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    Saturday, December 7, 2019-4:53:29A.M.

     

     

     

     

     

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Court denies Sen. Manglona’s claims in property dispute

SUPERIOR Court Judge Pro Tempore David Wiseman has denied all claims made by Sen. Paul A. Manglona against his siblings over their family’s property on Capital Hill.

In a judgment issued on Thursday, the judge denied Manglona’s quite title action, slander of title action, and request for actual and special damages.

Paul A. Manglona

The judge likewise dismissed with prejudice Manglona’s argument of statute of limitations, laches and adverse possession defenses.

The court reiterated its previous ruling that the “July 11, 1985 Deed of Gift conveying Lot No. 026 E 01 is a forgery.”

Manglona, in his personal capacity, sued his siblings over a 4,181 square meter property on Capital Hill.

He asked the court to declare him the fee simple owner of the property by virtue of a deed of gift from his mother dated July 11, 1985.

Following a bench trial on Feb. 20-22, 2018 and continued on Nov. 13, 2018, Wiseman on May 13, 2019 dismissed with prejudice the lawsuit filed by Manglona against his siblings Priscilla M. Torres, Thomas A. Manglona and the estate of their mother, Bernadita A. Manglona, saying that the claims were without merit.

In a 26-page ruling, Judge Wiseman stated that the July 11, 1985 deed of gift is a “forgery,” as the signature was not Bernadita A. Manglona’s.

Consequently, the court voided all transactions involving the property in question.

On May 28, 2019, Sen. Manglona petitioned the court to reconsider its ruling.

On June 24, Judge Wiseman granted in part and denied in part Sen. Manglona’s motion to reconsider.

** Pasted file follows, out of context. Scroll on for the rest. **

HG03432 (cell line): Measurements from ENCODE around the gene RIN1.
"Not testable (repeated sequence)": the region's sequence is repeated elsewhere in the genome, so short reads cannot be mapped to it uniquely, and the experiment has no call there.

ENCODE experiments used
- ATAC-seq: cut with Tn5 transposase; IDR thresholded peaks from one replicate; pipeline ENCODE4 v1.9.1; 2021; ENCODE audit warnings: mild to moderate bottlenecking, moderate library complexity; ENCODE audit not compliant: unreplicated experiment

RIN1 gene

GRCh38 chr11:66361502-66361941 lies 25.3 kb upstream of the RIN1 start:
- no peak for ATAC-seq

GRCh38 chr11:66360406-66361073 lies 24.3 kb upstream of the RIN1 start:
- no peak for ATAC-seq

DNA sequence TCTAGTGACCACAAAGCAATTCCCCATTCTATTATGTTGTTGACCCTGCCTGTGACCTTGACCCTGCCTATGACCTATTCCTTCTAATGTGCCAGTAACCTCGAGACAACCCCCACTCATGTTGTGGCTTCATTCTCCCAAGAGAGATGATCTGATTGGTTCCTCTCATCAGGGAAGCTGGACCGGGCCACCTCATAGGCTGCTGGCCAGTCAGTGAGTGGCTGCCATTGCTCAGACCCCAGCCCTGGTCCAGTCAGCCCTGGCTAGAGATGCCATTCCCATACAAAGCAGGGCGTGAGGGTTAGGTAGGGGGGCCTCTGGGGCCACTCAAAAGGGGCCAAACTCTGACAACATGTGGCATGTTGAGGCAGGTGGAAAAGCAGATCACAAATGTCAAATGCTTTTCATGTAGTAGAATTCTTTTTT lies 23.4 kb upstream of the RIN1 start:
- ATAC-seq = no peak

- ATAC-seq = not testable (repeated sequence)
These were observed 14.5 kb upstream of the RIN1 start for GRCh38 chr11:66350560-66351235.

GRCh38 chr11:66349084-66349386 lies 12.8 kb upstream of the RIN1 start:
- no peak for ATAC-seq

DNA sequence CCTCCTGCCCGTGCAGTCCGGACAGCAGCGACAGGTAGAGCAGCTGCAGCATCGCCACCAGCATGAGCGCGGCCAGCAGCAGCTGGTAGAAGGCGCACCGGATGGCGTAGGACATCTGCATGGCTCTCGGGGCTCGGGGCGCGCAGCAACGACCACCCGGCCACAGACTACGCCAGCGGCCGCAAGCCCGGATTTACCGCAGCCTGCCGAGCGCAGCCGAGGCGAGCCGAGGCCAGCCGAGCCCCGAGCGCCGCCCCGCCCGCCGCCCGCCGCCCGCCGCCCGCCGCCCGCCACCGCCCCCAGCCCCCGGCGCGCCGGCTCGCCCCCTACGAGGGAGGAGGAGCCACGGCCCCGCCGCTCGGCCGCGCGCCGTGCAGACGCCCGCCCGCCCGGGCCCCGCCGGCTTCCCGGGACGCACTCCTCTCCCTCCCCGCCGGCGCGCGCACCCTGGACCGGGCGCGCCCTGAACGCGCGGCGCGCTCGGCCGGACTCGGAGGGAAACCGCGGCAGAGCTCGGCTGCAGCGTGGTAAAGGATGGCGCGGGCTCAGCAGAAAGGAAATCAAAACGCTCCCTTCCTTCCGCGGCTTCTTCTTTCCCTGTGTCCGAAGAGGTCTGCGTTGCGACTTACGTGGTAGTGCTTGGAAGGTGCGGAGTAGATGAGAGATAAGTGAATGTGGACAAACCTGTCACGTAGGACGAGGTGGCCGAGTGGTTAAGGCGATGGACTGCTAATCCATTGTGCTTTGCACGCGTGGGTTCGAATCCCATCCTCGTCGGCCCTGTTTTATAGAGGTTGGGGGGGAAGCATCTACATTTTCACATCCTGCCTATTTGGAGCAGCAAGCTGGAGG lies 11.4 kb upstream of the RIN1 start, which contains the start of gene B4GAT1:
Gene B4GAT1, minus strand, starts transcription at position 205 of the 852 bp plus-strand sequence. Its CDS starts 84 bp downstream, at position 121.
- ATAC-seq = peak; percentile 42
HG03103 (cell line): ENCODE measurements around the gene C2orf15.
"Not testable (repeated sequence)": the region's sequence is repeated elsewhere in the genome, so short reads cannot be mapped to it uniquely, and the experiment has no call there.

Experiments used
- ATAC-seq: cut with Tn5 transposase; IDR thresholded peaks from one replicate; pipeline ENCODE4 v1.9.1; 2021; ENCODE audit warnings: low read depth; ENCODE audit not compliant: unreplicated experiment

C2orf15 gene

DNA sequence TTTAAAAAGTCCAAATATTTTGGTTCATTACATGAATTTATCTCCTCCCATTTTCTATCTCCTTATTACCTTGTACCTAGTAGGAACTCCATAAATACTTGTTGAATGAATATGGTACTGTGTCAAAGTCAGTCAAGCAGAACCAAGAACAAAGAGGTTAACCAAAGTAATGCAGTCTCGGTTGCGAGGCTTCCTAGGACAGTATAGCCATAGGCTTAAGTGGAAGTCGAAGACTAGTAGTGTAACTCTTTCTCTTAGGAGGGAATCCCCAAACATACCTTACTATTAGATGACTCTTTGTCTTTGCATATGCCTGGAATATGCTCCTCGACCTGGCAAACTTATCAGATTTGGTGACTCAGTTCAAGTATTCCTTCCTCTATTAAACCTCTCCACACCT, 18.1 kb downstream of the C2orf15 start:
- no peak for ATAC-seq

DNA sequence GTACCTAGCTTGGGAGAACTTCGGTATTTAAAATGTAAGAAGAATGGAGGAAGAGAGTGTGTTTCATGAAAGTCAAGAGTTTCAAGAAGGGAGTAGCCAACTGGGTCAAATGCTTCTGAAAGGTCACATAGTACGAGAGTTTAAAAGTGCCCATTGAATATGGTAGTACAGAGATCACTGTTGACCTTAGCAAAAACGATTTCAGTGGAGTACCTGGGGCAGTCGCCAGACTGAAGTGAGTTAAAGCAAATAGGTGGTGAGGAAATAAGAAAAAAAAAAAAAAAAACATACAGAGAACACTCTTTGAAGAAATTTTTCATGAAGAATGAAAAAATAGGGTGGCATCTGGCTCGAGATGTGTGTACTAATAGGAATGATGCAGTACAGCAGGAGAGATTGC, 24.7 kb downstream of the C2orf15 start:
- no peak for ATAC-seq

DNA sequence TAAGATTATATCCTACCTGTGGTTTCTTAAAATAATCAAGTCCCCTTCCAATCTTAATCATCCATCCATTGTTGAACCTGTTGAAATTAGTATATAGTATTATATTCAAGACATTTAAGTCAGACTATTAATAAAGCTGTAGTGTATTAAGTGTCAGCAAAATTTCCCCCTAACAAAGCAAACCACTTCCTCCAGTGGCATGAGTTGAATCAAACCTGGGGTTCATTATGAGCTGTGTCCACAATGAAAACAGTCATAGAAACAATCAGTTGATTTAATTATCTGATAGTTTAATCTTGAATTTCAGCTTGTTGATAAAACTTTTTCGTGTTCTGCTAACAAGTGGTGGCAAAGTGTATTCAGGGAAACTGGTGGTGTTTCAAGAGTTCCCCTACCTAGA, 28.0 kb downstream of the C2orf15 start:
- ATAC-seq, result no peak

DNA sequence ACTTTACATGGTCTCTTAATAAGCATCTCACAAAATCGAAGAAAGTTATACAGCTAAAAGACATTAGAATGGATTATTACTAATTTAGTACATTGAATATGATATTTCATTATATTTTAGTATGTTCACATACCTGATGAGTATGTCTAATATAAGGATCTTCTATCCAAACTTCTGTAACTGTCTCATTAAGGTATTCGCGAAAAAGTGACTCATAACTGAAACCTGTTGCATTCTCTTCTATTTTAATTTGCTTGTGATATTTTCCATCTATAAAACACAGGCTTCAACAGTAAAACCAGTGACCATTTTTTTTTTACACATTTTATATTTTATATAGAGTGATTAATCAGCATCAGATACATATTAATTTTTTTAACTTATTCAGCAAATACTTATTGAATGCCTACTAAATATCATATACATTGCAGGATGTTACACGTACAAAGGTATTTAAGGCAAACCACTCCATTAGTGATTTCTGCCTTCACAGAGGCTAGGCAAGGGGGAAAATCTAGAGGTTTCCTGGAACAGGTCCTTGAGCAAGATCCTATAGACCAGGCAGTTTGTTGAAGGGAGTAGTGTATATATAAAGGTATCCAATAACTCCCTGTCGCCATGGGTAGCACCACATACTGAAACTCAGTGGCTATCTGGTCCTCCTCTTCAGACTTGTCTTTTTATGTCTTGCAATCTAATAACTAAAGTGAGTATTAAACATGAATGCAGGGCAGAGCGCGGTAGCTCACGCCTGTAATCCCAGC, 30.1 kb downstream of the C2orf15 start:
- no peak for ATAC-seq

The judge rejected the senator’s argument that the court did not “exercise its own independent analysis and examination of the record in reaching its decision.”

Sen. Manglona was represented by attorney Mark Scoggins while the co-administrators of the Estate of Bernadita A. Manglona were represented by attorney Samuel Mok.

In a statement to Variety, estate co-administrator Thomas Manglona said the recent ruling “should send a clear message.”

He said the new ruling should put to rest Sen. Manglona’s sole ownership claim versus his siblings’ collective family ownership claim.

The senators’ siblings argued that the property belonged to all eight siblings in the Manglona family.

“I wish to extend, as administrator of my mother Bernadita’s estate, an olive branch to our brother Paul to end his vindictive contest to a piece of overgrown land on Capital Hill. Although I am the youngest in the family, I respectfully call on Paul to behave like an older sibling and yield to putting our mother to rest in eternal peace, so that we could conclude our mother’s probate action and live in peace with one another.

“Most importantly, we’d like to honor our parents’ wishes to take care of their grandchildren and not waste any more resources on frivolous litigation for pride’s sake.

“The interest of our parents’ grandchildren should prevail over our own individual selfish interest, which Paul should learn to embrace by now.”

“I call on Paul to begin to take the high road and act like a true statesman because he did try his best to prove his case but not enough to prevail over overwhelmingly clear and convincing evidence to the contrary.

“Let us now honor the wishes of our parents in patte parehu.”